Treating Inflammatory Bowel Disease with
---- Alternative Herbal
Remedies for Ulcerative Colitis and Crohn's Disease----
Inflammatory bowel disease (IBD) is a general term for a group of
chronic inflammatory disorders involving the gastrointestinal tract. It
can be divided into two major groups, chronic ulcerative colitis (UC)
and Crohn's disease (CD). Clinically, these disorders are characterized by
recurrent inflammatory involvement of intestinal
segments with diverse clinical manifestations and often resulting in a
chronic unpredictable course.
IBDs are more common in Caucasians than in blacks and
asians with an increased incidence three- to six-fold
in people of Jewish descent. Both sexes are equally
affected. UC is a little more common than CD. The
peak occurrence of IBD is between the ages of 15 to 35 and it has been reported
in every decade of life.
The cause of IBD is still unknown. There may be several factors, such
as genetic predisposition, infectious agent, and
auto-immunity involved in its pathogenesis. The extraintestinal
manifestations which may accompany these disorders,
such as arthritis, pericholangitis may suggest auto-immune phenomena and that therapeutic agents, such as corticosteroids may exert
their effects through immunosuppressive and anti-inflammatory
The major clinical symptoms of UC and CD are similar with some
distinctions. Bloody diarrhea, abdominal pain, often
with fever, anemia and weight loss in severe cases. With predominately
rectal involvement, constipation rather than diarrhea may be present, and
tenesmus may be a major complaint. For CD, less
frequent bloody stool, more abdominal pain, palpable mass, stricture and
fistulas. Extraintestinal symptoms are more common
in CD than UC. About 25% of the IBD patients have joint involvement,
range from arthralgia to acute arthritis with pain and swollen joints.
About 15% of patients have skin disorders, rashes,
canker sores of the mouth, etc. Abnormal liver functions are common in IBD cases. The long-term inflammation may cause severe
complications, such as toxic megacolon, perforation, etc.,
and increase the probability of incidence of malignancy in the intestine.
Conventional medical treatments are primarily medical and use surgical
intervention for "intractable" cases. The
aim of the treatments is to control the inflammation. Anti-inflammatory,
nutritional replacement, correction of electrolyte
and fluid balance and anemia, stopping diarrhea are the major treatments.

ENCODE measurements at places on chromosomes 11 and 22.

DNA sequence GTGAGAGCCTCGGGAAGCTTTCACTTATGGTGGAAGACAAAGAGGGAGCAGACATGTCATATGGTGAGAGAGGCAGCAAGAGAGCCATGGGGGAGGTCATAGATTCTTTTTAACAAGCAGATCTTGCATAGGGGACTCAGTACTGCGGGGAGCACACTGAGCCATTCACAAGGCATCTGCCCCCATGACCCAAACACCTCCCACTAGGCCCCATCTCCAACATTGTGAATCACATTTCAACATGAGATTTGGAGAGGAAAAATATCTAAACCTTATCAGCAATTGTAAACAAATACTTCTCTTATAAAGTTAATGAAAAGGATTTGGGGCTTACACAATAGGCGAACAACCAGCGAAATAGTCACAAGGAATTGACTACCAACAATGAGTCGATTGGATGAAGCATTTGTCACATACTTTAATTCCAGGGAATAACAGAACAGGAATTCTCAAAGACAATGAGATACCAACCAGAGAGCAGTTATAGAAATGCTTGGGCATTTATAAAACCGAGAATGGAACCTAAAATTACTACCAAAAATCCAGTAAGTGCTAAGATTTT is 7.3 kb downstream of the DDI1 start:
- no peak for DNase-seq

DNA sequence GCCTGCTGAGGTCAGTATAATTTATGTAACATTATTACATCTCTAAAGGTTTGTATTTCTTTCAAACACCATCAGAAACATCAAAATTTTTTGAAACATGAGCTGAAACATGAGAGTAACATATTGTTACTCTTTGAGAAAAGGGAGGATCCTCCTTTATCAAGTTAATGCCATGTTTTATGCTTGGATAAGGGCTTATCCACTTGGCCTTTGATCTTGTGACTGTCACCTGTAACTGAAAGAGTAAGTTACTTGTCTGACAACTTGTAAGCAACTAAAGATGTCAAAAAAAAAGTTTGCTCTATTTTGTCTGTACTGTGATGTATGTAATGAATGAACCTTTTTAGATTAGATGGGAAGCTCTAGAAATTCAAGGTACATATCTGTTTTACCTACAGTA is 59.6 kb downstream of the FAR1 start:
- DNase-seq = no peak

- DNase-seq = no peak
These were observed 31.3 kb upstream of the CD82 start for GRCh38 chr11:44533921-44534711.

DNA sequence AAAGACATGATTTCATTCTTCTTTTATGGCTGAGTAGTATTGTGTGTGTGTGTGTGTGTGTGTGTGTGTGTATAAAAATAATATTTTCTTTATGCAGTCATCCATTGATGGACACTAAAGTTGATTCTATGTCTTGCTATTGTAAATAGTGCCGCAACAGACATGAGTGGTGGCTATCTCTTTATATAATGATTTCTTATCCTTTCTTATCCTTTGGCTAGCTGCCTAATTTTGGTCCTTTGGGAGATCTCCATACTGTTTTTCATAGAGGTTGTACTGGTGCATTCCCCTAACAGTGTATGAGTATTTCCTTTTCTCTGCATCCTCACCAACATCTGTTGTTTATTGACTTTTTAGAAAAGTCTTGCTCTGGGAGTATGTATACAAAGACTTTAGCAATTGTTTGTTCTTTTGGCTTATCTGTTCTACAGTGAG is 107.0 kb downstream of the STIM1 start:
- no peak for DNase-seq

Severe acute cases need to be hospitalized. Majority of the IBD patients
are chronically sick and under out-patient care.
Since these patients need long term use of steroids, non-steroids anti inflammatory drugs (NSAID), such as sulfasalazin, many of
them develop complications, such as Cushing's
Syndrome, low white blood cells, caused by the side effects of these
drugs. Therefore, it is a necessity to develop a
more cffective and less harmful alternative treatments for IBD. Chinese
herbal medicine has been proven as an effective and
safe alternative for IBD.
Chinese anti inflammatory and immune
regulatory herbs, such as licorice and extracts of Mucunae Caulis,
Sargentodoxae Caulis, and Paederiae Caulis are
very effective. In China,
these herbs, especially their active ingredients, have been used to replace steroids and NSAID in many clinical conditions, In
addition, Chinese herbal medicine has very effective
herbal remedies to restore the gastrointestinal functions. In the
literature of Traditional Chinese Medicine diseases
like IBD were described in the topics as dysentery and diarrhea caused by
"dampness and heat". and can be treated by
"clear heat and transform dampness" method. To rebuild the
digestive function, " supplement the spleen and
fortify the stomach" method should be used. These herbal remedies can be administrated through mouth or by retention enema to
directly treat the affected area. I have summarized
15 clinical studies conducted in Chinese hospitals. These studies used
different Chinese herbal remedies and found the over
all effective rate of treating IBD was above 90 percent. Among 757 patients treated in these studies, 600 of them have gotten
clinical remission, the rate of clinical remission was
79.26 percent. One study included a four years follow up observation and
found that patients using herbal treatments had a
very low recurrence rate of 23.33 percent.
The treatment may last about three to six months. In order to regulate
the bowel movement, acupuncture should be used.
Usually patients will noticed the improvement within one week to 10 days.
The herbs used in IBD treatments are very safe and
very rarely have adverse reactions.
Thus, Chinese herbal medicine and acupuncture are effective, safe and
affordable treatments for IBDs.
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